Making the decision to fund world travel, sacrificing lots of what typical non-full-time travel families would have, wasn’t a hard decision for John and I.
Having commitments that held us in one place and with only four weeks holidays per annum just didn’t ring any of our bells. We wanted to full-time travel while still contributing to society, while still working, providing for our children and while still creating the best education and personal experiences possible.
Travelling full time for us does not mean we don’t stop and work, that we don’t have a returning base or that we simply wander every day with a fabulous passive income that allows the freedom of continual travel. While that may be a dream, it’s not our reality, but we still make it happen.
In 2016 we worked for 5.5 months of the year while travelling for the remainder. We spent six months in Fiji, two months in South East Asia and four months in Australia.
How We Fund World Travel
1. We work hard
Loads of full-time travel families stop for periods of time and work hard to fill up the coffers saving the moola to fund the next leg of their full-time travel journey. John is a qualified Electrical Contractor, and I own Leezett Photography, a very successful Wedding Photography business in Fiji. Travelling full time doesn’t mean you have to have unlimited cash plus live out of a suitcase 100% of the year.
If you want to travel full time, work out a way to create income along the way. There are endless ways to generate revenue while living on the road. Put your heads together and get creative. Can you sell items at markets? Can you stop and get any available work where needed? Can you create an income online through blogging, selling items or through virtual jobs? Can you learn a new talent such as mobile massage or travel dog sitter that can generate an income while on the road with other travellers?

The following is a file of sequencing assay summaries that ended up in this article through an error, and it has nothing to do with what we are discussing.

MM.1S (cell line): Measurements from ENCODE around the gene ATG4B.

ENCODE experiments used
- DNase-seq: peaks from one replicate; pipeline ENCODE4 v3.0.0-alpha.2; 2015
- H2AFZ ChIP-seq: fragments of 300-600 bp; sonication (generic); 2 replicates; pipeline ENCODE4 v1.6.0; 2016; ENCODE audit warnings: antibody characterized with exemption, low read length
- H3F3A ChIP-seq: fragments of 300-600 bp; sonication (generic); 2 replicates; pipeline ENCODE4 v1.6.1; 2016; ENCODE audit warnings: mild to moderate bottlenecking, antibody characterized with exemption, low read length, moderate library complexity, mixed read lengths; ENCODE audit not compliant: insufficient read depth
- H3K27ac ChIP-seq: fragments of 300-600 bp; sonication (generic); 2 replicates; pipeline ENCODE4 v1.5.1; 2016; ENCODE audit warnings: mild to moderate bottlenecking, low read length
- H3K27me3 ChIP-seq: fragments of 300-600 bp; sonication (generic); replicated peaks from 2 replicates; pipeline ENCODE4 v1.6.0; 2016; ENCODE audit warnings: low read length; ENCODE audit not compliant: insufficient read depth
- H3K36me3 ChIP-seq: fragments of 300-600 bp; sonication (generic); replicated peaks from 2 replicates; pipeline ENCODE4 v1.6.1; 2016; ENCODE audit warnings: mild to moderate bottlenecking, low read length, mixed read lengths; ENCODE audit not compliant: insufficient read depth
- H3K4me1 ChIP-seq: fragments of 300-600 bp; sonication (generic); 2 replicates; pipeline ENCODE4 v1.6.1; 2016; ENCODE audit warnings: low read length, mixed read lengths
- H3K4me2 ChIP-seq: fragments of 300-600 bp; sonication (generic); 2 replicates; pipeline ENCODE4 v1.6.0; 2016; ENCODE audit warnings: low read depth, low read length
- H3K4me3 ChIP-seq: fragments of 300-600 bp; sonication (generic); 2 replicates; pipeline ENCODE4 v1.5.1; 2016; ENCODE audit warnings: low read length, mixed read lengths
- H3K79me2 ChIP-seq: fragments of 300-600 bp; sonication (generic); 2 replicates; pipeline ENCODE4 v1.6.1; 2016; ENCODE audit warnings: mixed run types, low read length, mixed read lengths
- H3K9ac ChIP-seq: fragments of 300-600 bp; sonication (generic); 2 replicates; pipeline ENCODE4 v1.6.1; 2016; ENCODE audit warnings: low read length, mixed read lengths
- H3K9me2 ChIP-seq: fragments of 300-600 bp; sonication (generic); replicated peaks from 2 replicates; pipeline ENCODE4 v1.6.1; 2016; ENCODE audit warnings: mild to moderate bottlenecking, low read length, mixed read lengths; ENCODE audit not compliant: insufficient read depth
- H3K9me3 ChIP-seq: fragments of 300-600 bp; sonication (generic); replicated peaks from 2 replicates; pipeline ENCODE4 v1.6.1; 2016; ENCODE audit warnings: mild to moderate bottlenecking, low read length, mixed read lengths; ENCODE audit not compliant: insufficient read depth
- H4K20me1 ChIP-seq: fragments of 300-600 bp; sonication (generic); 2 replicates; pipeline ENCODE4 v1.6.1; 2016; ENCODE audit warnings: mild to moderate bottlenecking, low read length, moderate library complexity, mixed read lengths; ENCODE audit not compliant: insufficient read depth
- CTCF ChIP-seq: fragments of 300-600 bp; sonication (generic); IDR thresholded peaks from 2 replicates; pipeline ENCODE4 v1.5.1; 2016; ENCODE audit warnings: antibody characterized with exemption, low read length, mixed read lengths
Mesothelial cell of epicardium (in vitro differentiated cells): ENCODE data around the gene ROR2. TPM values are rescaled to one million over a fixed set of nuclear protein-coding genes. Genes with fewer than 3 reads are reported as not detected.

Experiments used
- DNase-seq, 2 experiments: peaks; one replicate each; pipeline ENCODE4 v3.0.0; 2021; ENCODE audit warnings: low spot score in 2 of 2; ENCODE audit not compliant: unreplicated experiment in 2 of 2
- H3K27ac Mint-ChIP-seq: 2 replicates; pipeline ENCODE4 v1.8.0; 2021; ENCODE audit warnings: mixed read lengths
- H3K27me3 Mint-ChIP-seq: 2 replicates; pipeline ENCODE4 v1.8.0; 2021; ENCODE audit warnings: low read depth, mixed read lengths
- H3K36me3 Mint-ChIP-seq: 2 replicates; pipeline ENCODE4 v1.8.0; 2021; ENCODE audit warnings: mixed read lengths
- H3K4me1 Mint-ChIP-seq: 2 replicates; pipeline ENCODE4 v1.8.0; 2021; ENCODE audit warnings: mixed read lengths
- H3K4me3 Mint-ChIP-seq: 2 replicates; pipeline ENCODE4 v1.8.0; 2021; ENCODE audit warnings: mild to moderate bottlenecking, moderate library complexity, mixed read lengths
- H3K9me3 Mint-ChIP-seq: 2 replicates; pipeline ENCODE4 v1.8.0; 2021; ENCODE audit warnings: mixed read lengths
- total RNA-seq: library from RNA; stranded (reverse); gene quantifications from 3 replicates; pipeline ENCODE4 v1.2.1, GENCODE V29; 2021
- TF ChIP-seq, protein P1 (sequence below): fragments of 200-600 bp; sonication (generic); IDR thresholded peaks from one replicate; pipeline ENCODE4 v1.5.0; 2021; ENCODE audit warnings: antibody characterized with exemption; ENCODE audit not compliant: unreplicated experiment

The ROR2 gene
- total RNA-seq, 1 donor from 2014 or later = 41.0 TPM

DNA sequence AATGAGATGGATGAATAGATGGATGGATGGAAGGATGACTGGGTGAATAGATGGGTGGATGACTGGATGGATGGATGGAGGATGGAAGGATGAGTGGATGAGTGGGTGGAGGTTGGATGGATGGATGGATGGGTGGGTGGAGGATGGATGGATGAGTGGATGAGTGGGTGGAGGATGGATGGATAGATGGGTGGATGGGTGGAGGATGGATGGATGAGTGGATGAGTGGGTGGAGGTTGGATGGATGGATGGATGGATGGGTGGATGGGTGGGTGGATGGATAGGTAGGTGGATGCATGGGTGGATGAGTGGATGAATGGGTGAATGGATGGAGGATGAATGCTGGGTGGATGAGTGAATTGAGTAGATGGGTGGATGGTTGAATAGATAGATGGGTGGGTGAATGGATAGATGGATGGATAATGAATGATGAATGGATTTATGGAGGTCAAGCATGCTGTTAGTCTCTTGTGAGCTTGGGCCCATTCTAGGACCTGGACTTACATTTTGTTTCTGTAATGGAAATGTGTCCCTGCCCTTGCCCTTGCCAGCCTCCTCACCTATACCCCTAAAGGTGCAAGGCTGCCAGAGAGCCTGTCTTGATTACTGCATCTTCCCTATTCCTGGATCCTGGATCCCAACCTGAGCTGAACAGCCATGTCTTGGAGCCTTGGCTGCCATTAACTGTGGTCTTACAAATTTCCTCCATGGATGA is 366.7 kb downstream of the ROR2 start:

2. We don’t need big salaries to travel
Surprisingly, it would cost us more to live the stereotypical family dream, than for us to travel. With no mortgage, car repayments or high utility bills, we have found its much cheaper to travel, than live life in suburbia with two incomes.
We have our bus for when we travel Australia. Our bus is fully off the grid with a solar set up enabling us to have electricity and live a pretty normal life with our fridge, washing machine and our newly added coffee machine but without the monthly bills. If we free camp, menu plan and travel slowly, our weekly travel costs are less than the average adult weekly income for Australia.
We also rent a small humble home in Fiji, for just 800 FJD per month (400 USD) electricity and water are often under $100 FJD for three months. Fiji provides us with affordable living and a base while we work, plus we still experience travel while working. By living like a local, you learn to travel like one also.
We have learnt to menu plan and eat healthily on a budget. Many families spend an enormous amount of money on food and entertainment weekly that is not necessary. We menu plan around the weekly specials and keep alcohol to a minimum. We try hard not to have leftovers, but if we do, we use them. There are times when we stray from these rules but it’s usually short-lived, and by moving on we get back into our routine that keeps these expenses at a minimum.